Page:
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REVIEW ARTICLE
Year : 2020  |  Volume : 4  |  Issue : 1  |  Page : 10-19

Tardive dyskinesia: Prevention and newer management strategies


Department of Psychiatry, All India Institute of Medical Sciences, Nagpur, Maharashtra, India

Correspondence Address:
Dr. Sreelakshmi Vaidyanathan
Department of Psychiatry, All India Institute of Medical Sciences, Plot No. 2, Sector - 20, MIHAN, Nagpur - 441 108, Maharashtra
India
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Source of Support: None, Conflict of Interest: None


DOI: 10.4103/aip.aip_29_20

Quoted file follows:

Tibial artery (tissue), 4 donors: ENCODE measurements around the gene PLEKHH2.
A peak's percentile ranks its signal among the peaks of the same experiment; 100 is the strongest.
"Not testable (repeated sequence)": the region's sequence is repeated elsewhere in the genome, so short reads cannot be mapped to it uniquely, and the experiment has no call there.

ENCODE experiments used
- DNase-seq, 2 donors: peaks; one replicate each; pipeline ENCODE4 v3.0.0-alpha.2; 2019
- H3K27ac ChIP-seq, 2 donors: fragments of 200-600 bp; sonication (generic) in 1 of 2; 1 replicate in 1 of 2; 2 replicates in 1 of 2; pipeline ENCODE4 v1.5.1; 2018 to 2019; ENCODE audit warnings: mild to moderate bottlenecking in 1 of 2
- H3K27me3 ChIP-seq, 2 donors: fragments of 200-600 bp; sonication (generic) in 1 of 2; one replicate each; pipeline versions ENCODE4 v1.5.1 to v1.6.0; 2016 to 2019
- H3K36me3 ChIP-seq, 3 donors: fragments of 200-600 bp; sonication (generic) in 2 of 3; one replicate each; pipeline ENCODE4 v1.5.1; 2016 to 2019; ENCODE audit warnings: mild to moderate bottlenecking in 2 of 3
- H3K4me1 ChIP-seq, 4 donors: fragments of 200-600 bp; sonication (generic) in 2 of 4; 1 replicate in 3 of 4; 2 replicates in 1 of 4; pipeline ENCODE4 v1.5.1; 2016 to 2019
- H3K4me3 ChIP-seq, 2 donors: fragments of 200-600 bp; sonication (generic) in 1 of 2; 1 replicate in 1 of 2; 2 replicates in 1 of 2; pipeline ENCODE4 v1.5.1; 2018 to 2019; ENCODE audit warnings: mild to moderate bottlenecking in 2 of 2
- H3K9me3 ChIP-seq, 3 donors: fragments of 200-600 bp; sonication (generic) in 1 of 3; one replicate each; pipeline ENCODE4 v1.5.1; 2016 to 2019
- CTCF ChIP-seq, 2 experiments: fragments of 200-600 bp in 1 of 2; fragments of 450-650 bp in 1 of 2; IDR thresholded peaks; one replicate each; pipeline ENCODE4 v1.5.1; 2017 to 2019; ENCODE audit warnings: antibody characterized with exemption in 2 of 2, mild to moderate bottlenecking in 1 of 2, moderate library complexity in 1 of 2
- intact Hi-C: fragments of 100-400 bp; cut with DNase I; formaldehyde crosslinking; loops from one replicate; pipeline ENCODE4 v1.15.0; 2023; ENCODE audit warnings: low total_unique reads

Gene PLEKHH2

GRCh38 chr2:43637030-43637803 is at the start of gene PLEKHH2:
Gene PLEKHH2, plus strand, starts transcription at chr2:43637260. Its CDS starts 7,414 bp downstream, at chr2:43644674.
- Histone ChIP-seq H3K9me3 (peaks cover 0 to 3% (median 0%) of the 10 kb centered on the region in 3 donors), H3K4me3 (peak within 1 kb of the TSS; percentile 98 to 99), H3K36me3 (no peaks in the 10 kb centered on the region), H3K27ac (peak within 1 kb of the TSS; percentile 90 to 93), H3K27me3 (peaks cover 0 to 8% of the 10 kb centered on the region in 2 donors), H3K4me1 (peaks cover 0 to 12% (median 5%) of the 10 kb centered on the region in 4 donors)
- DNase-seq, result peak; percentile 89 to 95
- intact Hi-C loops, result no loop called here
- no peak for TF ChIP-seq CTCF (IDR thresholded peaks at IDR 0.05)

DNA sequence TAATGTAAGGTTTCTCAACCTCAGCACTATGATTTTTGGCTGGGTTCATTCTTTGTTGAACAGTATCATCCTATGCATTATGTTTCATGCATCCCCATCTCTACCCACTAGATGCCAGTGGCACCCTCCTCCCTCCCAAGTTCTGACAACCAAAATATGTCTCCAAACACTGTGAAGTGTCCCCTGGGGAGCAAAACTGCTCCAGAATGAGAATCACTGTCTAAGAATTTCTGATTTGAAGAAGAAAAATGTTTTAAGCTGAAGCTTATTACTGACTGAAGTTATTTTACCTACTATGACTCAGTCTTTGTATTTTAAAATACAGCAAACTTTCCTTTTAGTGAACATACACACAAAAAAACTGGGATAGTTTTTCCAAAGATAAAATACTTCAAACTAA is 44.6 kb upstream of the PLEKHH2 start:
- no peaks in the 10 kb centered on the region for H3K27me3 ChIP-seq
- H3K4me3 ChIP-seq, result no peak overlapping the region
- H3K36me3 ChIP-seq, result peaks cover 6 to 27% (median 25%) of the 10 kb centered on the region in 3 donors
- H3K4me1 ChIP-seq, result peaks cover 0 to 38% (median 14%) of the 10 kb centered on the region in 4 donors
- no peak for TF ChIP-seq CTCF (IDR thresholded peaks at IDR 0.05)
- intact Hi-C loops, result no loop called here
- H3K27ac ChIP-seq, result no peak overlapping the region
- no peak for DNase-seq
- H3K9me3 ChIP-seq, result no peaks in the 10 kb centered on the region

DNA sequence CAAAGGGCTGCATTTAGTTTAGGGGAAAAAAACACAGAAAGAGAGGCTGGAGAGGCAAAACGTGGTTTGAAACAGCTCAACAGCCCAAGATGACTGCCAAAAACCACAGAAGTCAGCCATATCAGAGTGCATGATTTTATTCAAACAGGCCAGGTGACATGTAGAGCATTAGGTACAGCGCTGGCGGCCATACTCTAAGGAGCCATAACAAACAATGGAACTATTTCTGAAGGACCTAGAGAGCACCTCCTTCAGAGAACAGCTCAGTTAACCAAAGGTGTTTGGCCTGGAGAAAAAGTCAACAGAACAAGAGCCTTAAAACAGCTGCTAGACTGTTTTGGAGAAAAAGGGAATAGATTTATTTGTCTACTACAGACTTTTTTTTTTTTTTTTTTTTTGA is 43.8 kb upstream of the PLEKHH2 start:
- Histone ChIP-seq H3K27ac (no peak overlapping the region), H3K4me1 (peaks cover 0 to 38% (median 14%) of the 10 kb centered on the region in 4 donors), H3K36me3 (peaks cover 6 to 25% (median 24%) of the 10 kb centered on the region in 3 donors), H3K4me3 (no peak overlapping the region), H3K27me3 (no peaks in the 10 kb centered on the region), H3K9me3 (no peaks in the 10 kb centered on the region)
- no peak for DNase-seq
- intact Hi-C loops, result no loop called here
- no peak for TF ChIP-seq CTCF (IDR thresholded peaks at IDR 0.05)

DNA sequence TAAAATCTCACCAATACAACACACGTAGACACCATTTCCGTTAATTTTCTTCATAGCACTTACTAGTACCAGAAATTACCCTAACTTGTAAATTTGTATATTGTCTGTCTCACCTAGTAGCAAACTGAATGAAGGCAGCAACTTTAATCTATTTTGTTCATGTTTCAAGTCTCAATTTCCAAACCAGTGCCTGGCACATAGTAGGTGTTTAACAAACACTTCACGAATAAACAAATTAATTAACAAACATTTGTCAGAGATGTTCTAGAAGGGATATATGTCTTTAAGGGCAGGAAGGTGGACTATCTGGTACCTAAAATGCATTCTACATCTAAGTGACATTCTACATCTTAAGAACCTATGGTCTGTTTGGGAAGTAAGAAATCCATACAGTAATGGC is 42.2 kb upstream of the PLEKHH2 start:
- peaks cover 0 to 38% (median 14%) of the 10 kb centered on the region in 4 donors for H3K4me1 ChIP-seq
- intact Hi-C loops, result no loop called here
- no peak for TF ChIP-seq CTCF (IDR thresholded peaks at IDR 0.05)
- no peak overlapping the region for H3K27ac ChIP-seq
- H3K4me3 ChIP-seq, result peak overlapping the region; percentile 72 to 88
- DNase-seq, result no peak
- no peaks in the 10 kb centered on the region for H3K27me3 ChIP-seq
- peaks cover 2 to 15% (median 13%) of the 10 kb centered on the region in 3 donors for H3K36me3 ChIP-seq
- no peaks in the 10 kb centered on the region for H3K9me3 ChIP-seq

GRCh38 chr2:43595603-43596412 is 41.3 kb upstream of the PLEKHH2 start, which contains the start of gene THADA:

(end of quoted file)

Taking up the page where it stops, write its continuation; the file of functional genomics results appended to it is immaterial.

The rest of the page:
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Tardive dyskinesia (TD) is a condition where we have a limited understanding of the cause and of management. The delayed-onset movements can occur due to prolonged exposure to dopamine receptor-blocking agents (DRBAs). They can be physically disabling and lead to ridicule and stigmatization. TD also interferes with treatment adherence. The increased trend of prescriptions for off-label use of various DRBAs, especially antipsychotics, has increased the risk of TD. No currently available antipsychotic is free of the risk of TD, though the atypicals have a lower risk. The Abnormal Involuntary Movements Scale is the most widely used and recommended tool for the assessment and monitoring of TD. Varied treatment strategies have been tried including cessation of the DRBA, switch to a lower potency antipsychotic, and concomitant use of other medications such as clonazepam and Vitamin E. Most of these strategies have minimal evidence. The recent US Food and Drug Administration approval of two VMAT2 inhibitors, deutetrabenazine and valbenazine, for the treatment of TD has brought some relief to these patients. Cost may be a limiting factor in their use. Nonpharmacological treatment such as deep-brain stimulation, botulinum toxin, and electroconvulsive therapy is to be used only in intractable/incapacitating movements. Despite these newer options, the best strategy in the management of TD continues to be prevention. Judicious use of antipsychotics, regular monitoring of patients on DRBAs, and early diagnosis and intervention are strategies that significantly reduce the development of TD and improve the quality of life of patients.


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